Born in Abbeville, South Carolina, December 18, 1805, Julia Tarrant's family was part of the rush of white settlers to claim the land of the Alabama Territory. The Tarrants settled in the Elyton area of Jefferson County, where Julia married William C. Barron, also a native of South Carolina. He was a prosperous merchant and planter who opened one of the first stores in Marion, Alabama, in 1820. William died in 1832, and the widowed Julia took over his business and land interests. Until the end of her life, Barron freely contributed much of her wealth and service toward the establishment of educational and religious institutions in Marion.
A member of Siloam Baptist Church, Barron gave the congregation a parcel of land, upon which the first of Siloam's church buildings was constructed.
She invited a group of civic and educational leaders to her home for a consqeuential meeting which resulted in the 1838 establishment of the Judson College, the fifth-oldest women's college in the United States. Her only son, John Thomas, was one of the first nine "young ladies" in Judson's first class. Since he and Judson soon outgrew his attendance there, Julia was instrumental in beginning Howard College, which relocated from Marion and is now Samford University. Barron, in cooperation with the Baptist leaders who founded Judson, again provided funds to start the new college. John Thomas Barron would be the first collegiate graduate of Howard College in 1846.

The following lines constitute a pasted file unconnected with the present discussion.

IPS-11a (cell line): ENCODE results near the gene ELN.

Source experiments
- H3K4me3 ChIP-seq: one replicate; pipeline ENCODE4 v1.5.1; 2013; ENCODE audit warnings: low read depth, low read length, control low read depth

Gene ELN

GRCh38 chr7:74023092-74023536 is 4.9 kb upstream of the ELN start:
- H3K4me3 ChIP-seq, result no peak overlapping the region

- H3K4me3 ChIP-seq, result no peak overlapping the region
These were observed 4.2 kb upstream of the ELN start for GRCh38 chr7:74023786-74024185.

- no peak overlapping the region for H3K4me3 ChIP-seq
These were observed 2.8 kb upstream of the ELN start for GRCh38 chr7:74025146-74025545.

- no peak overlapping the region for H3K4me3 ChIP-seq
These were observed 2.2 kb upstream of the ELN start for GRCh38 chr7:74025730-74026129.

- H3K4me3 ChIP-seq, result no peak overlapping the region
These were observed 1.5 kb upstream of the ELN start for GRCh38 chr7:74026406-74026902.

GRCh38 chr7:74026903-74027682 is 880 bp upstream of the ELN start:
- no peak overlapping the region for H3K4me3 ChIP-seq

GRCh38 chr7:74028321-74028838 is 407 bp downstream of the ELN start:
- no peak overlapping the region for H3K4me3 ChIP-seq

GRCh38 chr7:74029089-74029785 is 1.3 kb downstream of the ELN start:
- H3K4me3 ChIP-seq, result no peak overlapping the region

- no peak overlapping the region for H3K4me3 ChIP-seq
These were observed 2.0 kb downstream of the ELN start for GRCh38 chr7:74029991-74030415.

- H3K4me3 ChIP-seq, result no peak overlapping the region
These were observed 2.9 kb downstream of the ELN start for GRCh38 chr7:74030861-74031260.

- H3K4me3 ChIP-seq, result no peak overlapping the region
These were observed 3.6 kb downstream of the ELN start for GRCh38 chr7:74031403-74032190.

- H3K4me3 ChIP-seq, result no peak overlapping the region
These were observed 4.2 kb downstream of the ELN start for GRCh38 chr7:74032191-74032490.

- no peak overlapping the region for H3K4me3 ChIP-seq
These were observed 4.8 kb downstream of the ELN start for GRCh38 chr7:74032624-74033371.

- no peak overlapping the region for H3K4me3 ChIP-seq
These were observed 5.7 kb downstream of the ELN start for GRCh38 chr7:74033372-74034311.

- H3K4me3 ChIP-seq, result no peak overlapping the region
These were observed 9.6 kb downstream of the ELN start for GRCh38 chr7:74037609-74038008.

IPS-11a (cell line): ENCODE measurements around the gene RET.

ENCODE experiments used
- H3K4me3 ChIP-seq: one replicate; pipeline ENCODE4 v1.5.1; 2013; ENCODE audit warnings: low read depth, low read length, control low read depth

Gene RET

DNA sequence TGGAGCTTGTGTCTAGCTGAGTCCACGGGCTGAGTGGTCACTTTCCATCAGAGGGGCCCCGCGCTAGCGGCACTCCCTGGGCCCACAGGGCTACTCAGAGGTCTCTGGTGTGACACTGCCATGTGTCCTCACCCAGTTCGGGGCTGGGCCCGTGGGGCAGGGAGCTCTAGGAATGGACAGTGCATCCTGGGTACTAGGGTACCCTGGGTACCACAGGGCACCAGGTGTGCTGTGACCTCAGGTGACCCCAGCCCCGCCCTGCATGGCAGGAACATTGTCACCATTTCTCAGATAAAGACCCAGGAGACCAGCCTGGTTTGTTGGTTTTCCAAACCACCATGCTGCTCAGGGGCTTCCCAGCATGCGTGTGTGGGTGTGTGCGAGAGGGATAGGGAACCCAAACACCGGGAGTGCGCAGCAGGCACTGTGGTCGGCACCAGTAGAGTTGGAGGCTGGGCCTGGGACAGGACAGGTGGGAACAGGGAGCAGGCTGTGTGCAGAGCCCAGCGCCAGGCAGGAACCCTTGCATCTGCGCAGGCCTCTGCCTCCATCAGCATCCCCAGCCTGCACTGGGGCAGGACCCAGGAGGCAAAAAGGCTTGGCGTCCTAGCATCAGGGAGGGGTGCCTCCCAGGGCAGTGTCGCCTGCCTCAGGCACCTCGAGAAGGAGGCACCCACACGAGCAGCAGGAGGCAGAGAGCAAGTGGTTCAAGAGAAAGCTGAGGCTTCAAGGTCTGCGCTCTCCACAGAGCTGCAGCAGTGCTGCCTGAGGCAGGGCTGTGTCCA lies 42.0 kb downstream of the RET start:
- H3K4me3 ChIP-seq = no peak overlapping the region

Barron, along with Siloam pastor James Devotie and Judson president Milo P. Jewett, began The Alabama Baptist, a newspaper for Alabama Baptists, in Marion.
With the decline of the planter economy following the Civil War, Barron's fortune was lost. In an account of the laying of the cornerstone for new Jewett Hall at Judson College in 1889, Barron was described as a "white-winged messenger who blessed the school with her prayers, tears, time, and ample means."
Julia Barron's death on February 5, 1890, brought a flurry of obituary editorials. One of them said, "Hers was a useful life, and her noble deeds will continue to live in the memory of thousands of Christian people."
Her former pastor, William H. McIntosh, wrote, "It may truthfully be said of her that her purse was the Lord's, and she held all that she possessed in trust." McIntosh had once asked her, after she was reduced to poverty, how she felt about all the money she had given away.
She replied, "I only wish I had more to give."
Alabama Women's Hall of Fame